If you are not a resident of New York City you may find yourself asking the question: Who is Lucy G. Moses and why is her award important? No need to worry my friends, I’ve got you covered…
Lucy Goldschmidt Moses, born in 1887, was a New York City native and philanthropist who dedicated the majority of her life to helping people less fortunate. She and her husband, Henry L. Moses, donated tens of millions of dollars to philanthropy. Buildings such as Carnegie Hall, Lincoln Center and the Navajo Community College in Arizona were proud recipients along with an endless list of different medical facilities. They established the Lucy G. Moses Cardiothoracic Center and also helped fund health programs in places like Israel and South Korea. After her husband’s passing in 1961, Lucy became the president of The Henry and Lucy Moses Fund which helped support the arts, music and education. She was also the first recipient of the Frederick Law Olmsted Award in 1983 for helping restore the Bow Bridge over Central Park Lake.
Despite all of these accomplishments Lucy G. Moses always strove for more knowledge and at the age of 85, she left New York to study archaeology at Oxford University.
Although Lucy passed in 1991, through The Henry and Lucy Moses Fund her legacy lives on. For over 50 years now, The Lucy G. Moses Award recognizes organizations, individuals, architects, building owners and craftspeople for their phenomenal contributions to preserving the city of New York. And that is why we here at Ornametals Manufacturing, LLC are grateful for our participation in the restoring of this wonderful building in New York City, The Hadrian.
The Hadrian Project is what I like to refer to as the underdog of restorations. Built in 1903, this ten story apartment complex has neither the status that comes with being a New York City landmark nor the location to be classified as “historic”. But its owner, The Hadrian, LLC, spearheaded by G. H. Beane was determined to give this “little building that could” a well needed upgrade.
The late Christopher Gray who was a renowned architectural historian and New York Times journalist (and just so happened to live across the street) is credited for getting the restoration of this project underway. His knowledge of historic information, photographs of the original building and 30 years of persistent encouragement finally convinced the owners that a restoration was needed and not just any restoration… The restoration.
The Hadrian is located at 225 W. 80th Street on the Upper West Side of Manhattan and is nestled between the illustrious Riverside Park and its slightly more famous counterpart Central Park. With its pre-war charm, The Hadrian wears the scars of its turn-of-the-century construction by its cast iron cage and “white city” exterior. The written plans for this restoration project began in 2014 and finally broke ground in 2016. The team consisted of: Architect Cory Rouillard (Jan Hird Pokorny Associates), Preservation Consultant Helen Thomas-Haney (Jablonski Building Conservation), Project Engineer Donald Friedman (Old Structures Engineering), General Contractor Carl Culbreth (Preserv Inc) and Ornament Manufacturers Guenther Huber (Ornametals Manufacturing, LLC.) and Sammy Baron (VMZinc).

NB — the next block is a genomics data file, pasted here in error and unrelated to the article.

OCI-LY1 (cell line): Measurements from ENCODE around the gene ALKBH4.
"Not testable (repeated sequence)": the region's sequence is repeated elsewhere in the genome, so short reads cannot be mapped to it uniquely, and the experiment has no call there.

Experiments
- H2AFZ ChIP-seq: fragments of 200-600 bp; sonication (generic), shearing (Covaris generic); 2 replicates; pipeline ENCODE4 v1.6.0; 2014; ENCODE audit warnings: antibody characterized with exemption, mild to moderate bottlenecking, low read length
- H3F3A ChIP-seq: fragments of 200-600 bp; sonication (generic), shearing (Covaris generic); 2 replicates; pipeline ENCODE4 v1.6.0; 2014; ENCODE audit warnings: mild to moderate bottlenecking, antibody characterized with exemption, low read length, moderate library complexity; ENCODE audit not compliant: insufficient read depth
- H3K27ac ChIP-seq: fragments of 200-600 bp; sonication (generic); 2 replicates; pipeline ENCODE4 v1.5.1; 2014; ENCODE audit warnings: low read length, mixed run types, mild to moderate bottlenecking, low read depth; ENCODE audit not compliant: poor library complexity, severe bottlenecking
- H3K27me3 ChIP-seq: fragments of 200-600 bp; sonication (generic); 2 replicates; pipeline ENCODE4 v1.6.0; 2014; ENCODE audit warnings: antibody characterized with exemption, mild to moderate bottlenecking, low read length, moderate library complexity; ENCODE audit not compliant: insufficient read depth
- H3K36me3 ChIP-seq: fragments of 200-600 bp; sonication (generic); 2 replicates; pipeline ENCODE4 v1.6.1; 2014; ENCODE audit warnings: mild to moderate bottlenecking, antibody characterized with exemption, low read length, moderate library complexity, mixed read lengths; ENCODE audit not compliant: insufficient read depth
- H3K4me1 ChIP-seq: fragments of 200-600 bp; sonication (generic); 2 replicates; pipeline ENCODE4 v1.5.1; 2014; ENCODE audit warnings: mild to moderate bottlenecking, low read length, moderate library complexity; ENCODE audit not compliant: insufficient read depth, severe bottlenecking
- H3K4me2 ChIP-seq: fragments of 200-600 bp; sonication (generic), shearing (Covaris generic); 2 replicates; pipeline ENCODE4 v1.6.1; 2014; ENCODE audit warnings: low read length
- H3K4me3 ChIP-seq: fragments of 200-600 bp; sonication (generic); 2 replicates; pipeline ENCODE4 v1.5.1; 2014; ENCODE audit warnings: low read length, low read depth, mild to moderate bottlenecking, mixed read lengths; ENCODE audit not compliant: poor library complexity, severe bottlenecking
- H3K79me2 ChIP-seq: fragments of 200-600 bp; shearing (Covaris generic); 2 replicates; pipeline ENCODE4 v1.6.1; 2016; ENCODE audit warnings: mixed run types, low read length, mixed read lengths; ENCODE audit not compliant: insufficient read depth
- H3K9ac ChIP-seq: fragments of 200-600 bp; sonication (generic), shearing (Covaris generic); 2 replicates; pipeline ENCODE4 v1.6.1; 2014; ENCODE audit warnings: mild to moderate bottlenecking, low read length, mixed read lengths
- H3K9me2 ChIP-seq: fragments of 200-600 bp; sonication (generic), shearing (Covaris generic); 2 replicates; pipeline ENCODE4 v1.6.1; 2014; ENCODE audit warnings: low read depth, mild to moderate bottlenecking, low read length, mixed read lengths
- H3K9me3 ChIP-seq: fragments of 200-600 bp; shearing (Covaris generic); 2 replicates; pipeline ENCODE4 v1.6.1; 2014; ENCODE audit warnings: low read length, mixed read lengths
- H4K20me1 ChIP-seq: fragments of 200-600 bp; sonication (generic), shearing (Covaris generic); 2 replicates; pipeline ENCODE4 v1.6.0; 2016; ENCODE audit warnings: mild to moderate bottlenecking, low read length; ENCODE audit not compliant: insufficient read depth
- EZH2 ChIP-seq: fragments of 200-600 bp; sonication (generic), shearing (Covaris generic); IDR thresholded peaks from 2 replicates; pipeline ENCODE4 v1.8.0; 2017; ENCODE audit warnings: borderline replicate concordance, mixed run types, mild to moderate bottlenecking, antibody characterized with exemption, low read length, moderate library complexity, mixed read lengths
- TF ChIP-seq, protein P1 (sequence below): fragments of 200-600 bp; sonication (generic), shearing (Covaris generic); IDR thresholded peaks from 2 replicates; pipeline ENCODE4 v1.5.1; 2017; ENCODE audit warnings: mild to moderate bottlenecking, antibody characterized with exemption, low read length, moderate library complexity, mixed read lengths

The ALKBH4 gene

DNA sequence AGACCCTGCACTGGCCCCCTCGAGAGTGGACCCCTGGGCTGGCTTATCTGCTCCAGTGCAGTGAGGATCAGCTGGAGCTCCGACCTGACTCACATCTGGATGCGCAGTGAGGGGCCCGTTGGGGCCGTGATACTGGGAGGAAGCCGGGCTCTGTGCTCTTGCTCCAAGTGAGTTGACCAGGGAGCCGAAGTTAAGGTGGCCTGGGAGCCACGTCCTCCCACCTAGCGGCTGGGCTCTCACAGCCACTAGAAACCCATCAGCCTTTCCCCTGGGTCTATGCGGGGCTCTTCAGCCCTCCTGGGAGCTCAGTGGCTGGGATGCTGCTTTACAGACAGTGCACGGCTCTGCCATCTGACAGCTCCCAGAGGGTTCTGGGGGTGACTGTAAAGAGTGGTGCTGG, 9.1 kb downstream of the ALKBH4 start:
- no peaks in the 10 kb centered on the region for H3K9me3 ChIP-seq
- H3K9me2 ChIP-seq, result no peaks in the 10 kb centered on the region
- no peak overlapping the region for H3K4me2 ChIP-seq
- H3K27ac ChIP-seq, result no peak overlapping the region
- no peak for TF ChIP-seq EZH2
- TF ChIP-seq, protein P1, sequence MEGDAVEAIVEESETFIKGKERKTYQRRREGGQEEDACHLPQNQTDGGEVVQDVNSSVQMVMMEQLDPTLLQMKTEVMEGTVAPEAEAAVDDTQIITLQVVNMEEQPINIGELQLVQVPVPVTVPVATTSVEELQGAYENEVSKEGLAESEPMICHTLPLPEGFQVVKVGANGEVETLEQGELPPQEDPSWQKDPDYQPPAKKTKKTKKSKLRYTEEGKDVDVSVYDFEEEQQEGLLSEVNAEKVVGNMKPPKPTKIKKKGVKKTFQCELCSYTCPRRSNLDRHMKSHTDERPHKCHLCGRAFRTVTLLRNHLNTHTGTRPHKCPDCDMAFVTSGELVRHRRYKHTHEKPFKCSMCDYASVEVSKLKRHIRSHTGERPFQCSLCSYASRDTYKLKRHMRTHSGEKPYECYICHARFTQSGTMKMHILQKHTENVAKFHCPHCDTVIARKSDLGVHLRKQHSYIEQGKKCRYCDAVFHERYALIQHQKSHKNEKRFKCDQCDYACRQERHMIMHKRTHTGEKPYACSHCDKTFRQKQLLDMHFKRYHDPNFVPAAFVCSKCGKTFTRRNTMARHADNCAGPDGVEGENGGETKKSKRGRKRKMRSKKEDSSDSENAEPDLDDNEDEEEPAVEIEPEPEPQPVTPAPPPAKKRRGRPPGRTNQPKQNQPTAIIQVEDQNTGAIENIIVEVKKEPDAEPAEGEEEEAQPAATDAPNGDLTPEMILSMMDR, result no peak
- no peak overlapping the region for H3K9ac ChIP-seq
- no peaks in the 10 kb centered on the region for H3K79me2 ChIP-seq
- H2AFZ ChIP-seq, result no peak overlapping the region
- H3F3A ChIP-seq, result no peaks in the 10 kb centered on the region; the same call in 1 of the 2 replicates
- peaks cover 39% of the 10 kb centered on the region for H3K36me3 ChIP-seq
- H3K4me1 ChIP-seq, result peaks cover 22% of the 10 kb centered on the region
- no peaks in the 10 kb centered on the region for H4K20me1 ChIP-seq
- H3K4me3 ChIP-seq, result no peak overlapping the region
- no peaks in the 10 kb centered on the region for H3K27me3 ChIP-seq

It took nearly two years but in summer of 2017 the restoration was complete. The entire restoration was broken down into two phases. Phase one consisted of: 100% repointing of the façade, stripping the unoriginal milky texture off of the exterior, repairing the brick, terra cotta, limestone, steel spandrels and replacing non original stucco balcony brackets. The second phase would include a voluminous restoration of the north, south, east and west cornice along with copper ornament replacement.
Ornametals Manufacturing was brought in along with our partners at VMZinc during phase two and were chosen for the cornice production due to our reputation for restoring precious metals and our ability to replicate almost anything.
This century old building couldn’t help but show its age. The original cornice was made out of galvanized sheet steel and stamped zinc ornaments. It had perforated edges, failing armatures and lack of material integrity. The original cornice had also been painted green to mimic the verdigris of copper. There were very few original ornaments left to use for replication but what was there was utilized along with historic photos and the ghosts of previous ornaments and brackets that were no longer present.
Every possible precaution was taken to ensure that the replication of the original cornice was accurate. Every photograph, original ornament and its ghost was laboriously studied and replicated. The new copper ornaments consisted of 33 lion heads, 34 swags with leaves, 34 fleur-de-lis, 17 shields, 16 anthemion and much more. The new armature was made of stainless steel and was designed by Perserv according to blueprint and drawing specifications. The original cornice stood over nine feet fall; due to this massive size, the now copper panels needed to be built in seven segments to ensure not only proper waterproofing of the structure and its fasteners but to allow the copper to expand during inclement weather.
Due to its location it would have been easy for this small apartment building to be overshadowed by museums, the ballet or beautiful brownstones. There were taller, sleeker and grander buildings at every turn but the owners and Mr. Gray knew that bigger didn’t always mean better, that a landmark status doesn’t make you superior and that being located in a historic district doesn’t equate to more deserving. They committed themselves to a quality restoration and due to the planning, hard work and sweat that went into The Hadrian this underdog is the proud recipient of a Lucy G. Moses Preservation Award… and that is pretty darn awesome!
The award ceremony takes place this summer in NYC.